|Fredrick Mtambo needs special oil for his skin but this is unavailable in prison and he has to deal with the harsh weather as best he can. [Photo: Antony Gitonga/Standard]|
By Antony Gitonga
The high walls marked with manned towers block any onlooker from the ongoing activities therein. The dark and equally high gate is also manned by armed hawk-eyed warders, who scrutinise any visitors visiting the Naivasha Prison.
And security needs to be that thorough for behind the walls and gate of this facility that is said to be the largest in the East and Central Africa is home to more than 3,000 inmates.
The inmates seem to be at home. They play football, a game in which bare-chested men chase after a worn out ball. It is the finals in a football competition whereby two blocks are fighting for the crown.
It is not just football grabbing their attention. In a nearby field a game of volleyball is at its peak. The spectators cheer on their teams. But a barber is also taking advantage of the situation to shave his customers.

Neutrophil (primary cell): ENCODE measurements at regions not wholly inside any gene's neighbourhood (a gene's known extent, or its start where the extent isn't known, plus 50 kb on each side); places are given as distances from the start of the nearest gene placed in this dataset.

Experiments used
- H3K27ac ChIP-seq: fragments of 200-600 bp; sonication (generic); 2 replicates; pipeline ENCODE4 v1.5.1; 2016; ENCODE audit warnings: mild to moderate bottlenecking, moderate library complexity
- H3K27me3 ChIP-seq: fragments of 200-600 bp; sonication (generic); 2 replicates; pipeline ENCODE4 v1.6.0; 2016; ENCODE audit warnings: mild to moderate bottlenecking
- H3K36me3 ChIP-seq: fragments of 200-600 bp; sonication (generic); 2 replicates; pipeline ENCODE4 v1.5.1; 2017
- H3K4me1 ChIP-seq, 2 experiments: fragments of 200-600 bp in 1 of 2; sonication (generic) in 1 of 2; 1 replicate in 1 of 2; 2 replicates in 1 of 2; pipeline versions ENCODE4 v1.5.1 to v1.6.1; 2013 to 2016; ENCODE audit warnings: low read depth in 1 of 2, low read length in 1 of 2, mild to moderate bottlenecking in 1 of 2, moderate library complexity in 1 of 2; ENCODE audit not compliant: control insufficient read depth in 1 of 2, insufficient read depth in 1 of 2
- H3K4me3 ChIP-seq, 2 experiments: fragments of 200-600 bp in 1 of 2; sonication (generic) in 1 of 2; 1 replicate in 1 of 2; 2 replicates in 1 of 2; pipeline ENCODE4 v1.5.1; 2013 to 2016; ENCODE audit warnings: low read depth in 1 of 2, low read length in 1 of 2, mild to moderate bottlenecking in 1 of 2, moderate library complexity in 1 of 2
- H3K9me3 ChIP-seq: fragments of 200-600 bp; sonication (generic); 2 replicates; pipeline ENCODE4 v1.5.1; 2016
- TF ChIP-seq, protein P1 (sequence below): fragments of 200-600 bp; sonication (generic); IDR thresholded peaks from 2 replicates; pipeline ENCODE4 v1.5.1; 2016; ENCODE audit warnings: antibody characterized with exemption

In some of the rooms within the facilities, hundreds of prisoners are busy learning as their teachers shout at the top of their voices as they try to outdo each other.
Further on, scores are inmates engaged in carpentry, metal work and other manual work as part of their rehabilitation.
In the compound another group is busy sprucing up the grounds as Muslims recite the Quran in a nearby mosque.
One group of prisoners however sticks out conspicuously — the disabled inmates. They sit together, discussing politics and other current affairs.
There are about 50 of them, most of them suffering from mental illness. Others are physically disabled and blind.
But one thing glues them together — pain, challenges and segregation. They lack special services and kits to address their needs.